Monday, April 24, 2000 - Page updated at 12:00 AM

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Ancient ways vs. modern culture

Seattle Times staff reporter

AS THE LOCAL SEPHARDIC community ages, its younger members are trying to hang on to their unique heritage. Some say ancient Jewish traditions are making that difficult and driving people away from synagogues.

Marlene Souriano-Vinikoor loops a finger under her necklace and toys with the turquoise "evil eye" charms, called ojos malos, that hang from the chain. In the old country, parents pinned ojos malos to a baby's bassinet to ward away evil. They slipped them under mattresses to protect children. Women wore them as jewelry.

Souriano-Vinikoor feels vulnerable without her ojos malos. They remind her of the old ways. They remind her of the old days. They remind her of the Sephardic Jewish home in Seattle where she was raised, where her parents and their friends sang and danced to Turkish music, where her grandmother spoke only Ladino, a Judeo-Spanish language that traces to Sephardic ancestry in Spain.

Those are memories she doesn't want to lose.

In her home, Souriano-Vinikoor can speak Ladino only to herself. Her husband is a Jew of East European descent, an Ashkenazic, many of whom traditionally spoke Yiddish. Most of her children's Jewish friends are Ashkenazic.

Almost 100 years have passed since the first Jews arrived in Seattle from Turkey and the Greek island of Rhodes, creating one of America's largest and most distinctive Sephardic communities. An estimated 4,000 Sephardic families now live in the Puget Sound area.

With each passing generation, however, Sephardic heritage becomes more distant. The community is aging, and although its two synagogues are healthy, some Sephardics worry their culture may die out. Many Sephardics who marry non-Sephardic Jews leave their synagogues. Some also leave because they no longer are willing to accept the tradition that consigns women to passive roles in the synagogues.

To boost its membership, Congregation Ezra Bessaroth has recruited Ashkenazic Jews; Synagogue President Jeff Solam estimates at least four of every 10 new families there are Ashkenazic.

"We're fighting to keep our existence," he says. "A lot of our people, the original Sephardic families, are gone from our congregation. We have had to rebuild."

Souriano-Vinikoor is evidence of the challenge. She is in her late 40s, which probably makes her the youngest member of Ezra Bessaroth's women's auxiliary.

"I don't think my parents' generation fully understood their uniqueness," she says. "They didn't write anything down to preserve the culture. They were optimistic we would have the same lives they had, that we would have the luxury of associating only with other Sephardics. They figured we would learn Ladino because we would converse with each other in Ladino."

Efforts to modernize

For more than 85 years, the heart of Seattle's Sephardic identity has been the two synagogues, one mile from each other in the Seward Park neighborhood. Sephardic Bikur Holim and Congregation Ezra Bessaroth both integrate traditional Sephardic melodies and Ladino into their prayer services. The services closely track those practiced in Turkey or Rhodes more than a century ago.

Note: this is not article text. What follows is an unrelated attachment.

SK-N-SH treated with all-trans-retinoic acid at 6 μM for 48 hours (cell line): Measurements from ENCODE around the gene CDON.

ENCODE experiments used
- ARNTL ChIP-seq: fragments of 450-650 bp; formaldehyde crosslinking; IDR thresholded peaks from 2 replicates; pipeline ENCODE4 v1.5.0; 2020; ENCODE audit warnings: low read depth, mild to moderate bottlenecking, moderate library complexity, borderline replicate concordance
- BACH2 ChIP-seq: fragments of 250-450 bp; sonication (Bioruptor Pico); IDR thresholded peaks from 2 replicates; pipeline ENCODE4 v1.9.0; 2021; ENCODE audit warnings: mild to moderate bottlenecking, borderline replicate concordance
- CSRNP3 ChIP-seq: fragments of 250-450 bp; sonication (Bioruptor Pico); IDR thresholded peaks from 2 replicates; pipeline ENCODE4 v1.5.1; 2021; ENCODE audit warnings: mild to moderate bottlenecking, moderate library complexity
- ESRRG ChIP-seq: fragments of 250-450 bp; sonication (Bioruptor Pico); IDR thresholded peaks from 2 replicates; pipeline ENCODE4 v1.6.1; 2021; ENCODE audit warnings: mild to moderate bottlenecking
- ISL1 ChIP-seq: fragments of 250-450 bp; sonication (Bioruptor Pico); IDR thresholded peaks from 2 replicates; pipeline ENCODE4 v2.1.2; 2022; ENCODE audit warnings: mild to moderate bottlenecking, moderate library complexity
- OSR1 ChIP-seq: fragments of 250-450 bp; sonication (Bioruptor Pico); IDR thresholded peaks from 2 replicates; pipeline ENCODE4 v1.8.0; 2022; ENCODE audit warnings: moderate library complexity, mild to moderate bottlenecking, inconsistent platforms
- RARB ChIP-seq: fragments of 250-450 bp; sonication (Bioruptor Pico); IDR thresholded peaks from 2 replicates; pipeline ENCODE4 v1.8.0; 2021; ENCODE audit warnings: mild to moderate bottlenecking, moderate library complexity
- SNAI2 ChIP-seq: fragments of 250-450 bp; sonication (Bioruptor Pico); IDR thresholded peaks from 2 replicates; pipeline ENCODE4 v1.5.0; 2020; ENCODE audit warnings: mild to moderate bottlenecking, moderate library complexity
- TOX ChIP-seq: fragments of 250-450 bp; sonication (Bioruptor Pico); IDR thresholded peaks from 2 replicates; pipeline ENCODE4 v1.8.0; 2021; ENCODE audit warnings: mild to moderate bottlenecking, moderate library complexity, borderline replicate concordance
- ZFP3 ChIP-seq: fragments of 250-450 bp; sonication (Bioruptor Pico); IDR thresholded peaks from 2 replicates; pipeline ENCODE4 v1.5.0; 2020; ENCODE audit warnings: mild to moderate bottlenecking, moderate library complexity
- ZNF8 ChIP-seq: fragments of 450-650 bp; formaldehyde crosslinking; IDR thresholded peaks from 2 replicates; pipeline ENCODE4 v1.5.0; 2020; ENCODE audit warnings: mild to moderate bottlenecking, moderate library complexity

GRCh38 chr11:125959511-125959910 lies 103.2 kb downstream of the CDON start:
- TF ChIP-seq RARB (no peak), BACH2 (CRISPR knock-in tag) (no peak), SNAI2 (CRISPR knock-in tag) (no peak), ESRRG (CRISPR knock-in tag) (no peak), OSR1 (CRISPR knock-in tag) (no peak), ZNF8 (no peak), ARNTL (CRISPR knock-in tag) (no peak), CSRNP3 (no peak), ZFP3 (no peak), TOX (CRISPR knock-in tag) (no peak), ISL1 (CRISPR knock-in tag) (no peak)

Some Sephardics have left the synagogues because they are secular Jews and both synagogues are Orthodox. The secular Jews who remain - and there are plenty - do so because they identify strongly with being Sephardic, not because they are devout Jews.

The debate over where women sit at synagogue is emblematic of the internal conflict facing some Sephardic Jews. They grapple over whether they are willing to settle for Orthodox religious traditions in order to keep the culture alive in their families.

In both synagogues, women are segregated - some would say relegated - to a separate seating section for formal services, including those for the Sabbath and major holidays. Under Orthodox interpretation of Jewish law, prayer is an obligation for men. For women, it is an option. Prayer must occur with the least amount of distraction possible, Sephardic rabbis say. And for men, there tends to be no bigger distraction than women.

For some Sephardics, the tradition of segregated seating collides with their contemporary values.

Janine Hasson was one of the several Sephardics who tried unsuccessfully last year to form a synagogue where men and women could sit together.

She has attended plenty of bat mitzvahs elsewhere where a Jewish girl sits in front of her synagogue during a Sabbath service, reads Hebrew passages from a sacred Torah prayer scroll and addresses the congregation about one of the most meaningful days of her life. Her parents, grandparents and siblings sit nearby and participate in the service.

The setting wasn't as reverent when Hasson's two daughters had their bat mitzvahs at Ezra Bessaroth. Because the synagogue does not allow women to play formal roles in the Saturday morning service, Hasson's girls had to settle for taking part in an unofficial service on a Sunday. Even then, they were not allowed to read from the Torah.

"Belonging to our synagogue, it was the only thing we could do for our girls, and they wanted to do something," Hasson says. "Today, girls want equality."

When Hasson's son had his bar mitzvah, Hasson sat toward the back of the synagogue, along with her daughters and other female relatives, in the section reserved for women.